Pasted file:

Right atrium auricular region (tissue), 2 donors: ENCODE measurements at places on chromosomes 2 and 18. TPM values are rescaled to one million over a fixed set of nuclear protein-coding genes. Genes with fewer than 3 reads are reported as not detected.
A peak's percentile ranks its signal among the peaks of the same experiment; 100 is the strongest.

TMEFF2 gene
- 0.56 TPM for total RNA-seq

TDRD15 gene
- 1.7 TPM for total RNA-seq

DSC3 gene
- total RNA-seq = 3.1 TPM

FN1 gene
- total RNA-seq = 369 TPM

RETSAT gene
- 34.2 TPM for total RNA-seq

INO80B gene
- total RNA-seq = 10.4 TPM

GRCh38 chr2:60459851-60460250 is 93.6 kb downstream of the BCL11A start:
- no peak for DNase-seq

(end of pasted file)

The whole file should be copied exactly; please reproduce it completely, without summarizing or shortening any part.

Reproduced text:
Right atrium auricular region (tissue), 2 donors: ENCODE measurements at places on chromosomes 2 and 18. TPM values are rescaled to one million over a fixed set of nuclear protein-coding genes. Genes with fewer than 3 reads are reported as not detected.
A peak's percentile ranks its signal among the peaks of the same experiment; 100 is the strongest.

TMEFF2 gene
- 0.56 TPM for total RNA-seq

TDRD15 gene
- 1.7 TPM for total RNA-seq

DSC3 gene
- total RNA-seq = 3.1 TPM

FN1 gene
- total RNA-seq = 369 TPM

RETSAT gene
- 34.2 TPM for total RNA-seq

INO80B gene
- total RNA-seq = 10.4 TPM

GRCh38 chr2:60459851-60460250 is 93.6 kb downstream of the BCL11A start:
- no peak for DNase-seq